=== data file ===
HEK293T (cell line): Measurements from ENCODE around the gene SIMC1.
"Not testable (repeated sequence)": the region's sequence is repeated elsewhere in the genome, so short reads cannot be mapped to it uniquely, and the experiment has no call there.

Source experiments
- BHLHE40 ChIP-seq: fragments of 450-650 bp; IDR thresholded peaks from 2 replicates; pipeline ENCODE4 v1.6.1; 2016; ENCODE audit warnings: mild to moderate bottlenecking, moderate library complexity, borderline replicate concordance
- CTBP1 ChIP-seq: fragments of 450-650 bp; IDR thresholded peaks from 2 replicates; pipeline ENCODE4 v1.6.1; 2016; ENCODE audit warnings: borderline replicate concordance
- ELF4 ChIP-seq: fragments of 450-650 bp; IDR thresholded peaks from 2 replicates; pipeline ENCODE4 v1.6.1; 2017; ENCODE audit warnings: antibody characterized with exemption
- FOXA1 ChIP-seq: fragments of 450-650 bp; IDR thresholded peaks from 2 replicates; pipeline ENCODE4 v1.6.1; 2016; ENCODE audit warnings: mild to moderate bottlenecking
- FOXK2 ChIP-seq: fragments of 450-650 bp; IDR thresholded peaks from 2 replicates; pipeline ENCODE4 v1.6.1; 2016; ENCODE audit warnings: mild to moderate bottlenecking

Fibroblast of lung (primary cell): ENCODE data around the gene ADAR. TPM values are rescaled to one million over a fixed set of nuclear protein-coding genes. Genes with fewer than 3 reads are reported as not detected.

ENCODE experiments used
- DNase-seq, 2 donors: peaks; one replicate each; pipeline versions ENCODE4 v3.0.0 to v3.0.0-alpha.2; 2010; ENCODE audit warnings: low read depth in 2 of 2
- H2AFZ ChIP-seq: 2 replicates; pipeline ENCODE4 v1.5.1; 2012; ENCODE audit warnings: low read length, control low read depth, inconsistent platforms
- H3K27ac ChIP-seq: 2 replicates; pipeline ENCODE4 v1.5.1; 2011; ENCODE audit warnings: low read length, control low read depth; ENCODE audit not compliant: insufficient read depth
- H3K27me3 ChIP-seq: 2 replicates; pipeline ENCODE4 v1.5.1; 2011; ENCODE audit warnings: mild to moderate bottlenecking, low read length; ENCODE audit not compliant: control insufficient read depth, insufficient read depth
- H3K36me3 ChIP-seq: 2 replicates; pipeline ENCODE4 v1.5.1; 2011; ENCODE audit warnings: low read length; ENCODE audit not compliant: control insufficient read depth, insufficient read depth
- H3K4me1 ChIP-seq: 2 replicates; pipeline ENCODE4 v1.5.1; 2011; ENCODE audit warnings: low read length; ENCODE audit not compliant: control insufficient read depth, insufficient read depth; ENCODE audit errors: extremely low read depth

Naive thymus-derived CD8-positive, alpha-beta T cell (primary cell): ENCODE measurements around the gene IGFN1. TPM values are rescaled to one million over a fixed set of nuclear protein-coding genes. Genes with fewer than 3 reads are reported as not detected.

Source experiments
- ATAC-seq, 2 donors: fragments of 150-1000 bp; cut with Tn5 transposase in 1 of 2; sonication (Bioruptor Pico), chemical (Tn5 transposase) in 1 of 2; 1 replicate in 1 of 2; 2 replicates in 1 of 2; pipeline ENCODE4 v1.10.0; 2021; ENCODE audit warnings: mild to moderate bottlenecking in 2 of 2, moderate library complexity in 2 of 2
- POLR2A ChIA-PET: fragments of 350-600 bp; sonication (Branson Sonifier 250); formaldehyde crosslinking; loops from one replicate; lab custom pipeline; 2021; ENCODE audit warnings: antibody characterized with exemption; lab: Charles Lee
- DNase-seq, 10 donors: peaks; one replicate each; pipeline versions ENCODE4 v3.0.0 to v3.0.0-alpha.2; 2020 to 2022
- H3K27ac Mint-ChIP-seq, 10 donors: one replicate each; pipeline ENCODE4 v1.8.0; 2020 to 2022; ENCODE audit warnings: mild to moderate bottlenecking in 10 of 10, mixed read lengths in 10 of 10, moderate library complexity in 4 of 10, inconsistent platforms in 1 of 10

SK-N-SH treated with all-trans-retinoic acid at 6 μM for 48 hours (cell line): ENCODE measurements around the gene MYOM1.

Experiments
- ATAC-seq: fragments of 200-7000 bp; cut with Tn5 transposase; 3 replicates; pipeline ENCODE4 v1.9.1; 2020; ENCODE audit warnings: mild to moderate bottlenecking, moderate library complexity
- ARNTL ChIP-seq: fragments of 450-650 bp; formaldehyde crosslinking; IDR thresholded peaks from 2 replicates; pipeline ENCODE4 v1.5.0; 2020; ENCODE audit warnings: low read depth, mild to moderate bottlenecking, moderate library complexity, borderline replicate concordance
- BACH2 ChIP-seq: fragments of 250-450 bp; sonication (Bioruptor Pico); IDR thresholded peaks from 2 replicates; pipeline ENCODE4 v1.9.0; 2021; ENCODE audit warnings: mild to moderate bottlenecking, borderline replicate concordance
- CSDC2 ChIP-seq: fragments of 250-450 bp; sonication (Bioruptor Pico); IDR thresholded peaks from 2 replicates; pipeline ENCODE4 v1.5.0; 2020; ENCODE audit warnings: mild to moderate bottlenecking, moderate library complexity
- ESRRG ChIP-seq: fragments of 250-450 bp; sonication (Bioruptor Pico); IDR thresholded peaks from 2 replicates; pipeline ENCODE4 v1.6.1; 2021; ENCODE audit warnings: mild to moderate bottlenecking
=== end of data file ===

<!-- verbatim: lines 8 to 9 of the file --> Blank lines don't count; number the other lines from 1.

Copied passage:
- FOXK2 ChIP-seq: fragments of 450-650 bp; IDR thresholded peaks from 2 replicates; pipeline ENCODE4 v1.6.1; 2016; ENCODE audit warnings: mild to moderate bottlenecking

Fibroblast of lung (primary cell): ENCODE data around the gene ADAR. TPM values are rescaled to one million over a fixed set of nuclear protein-coding genes. Genes with fewer than 3 reads are reported as not detected.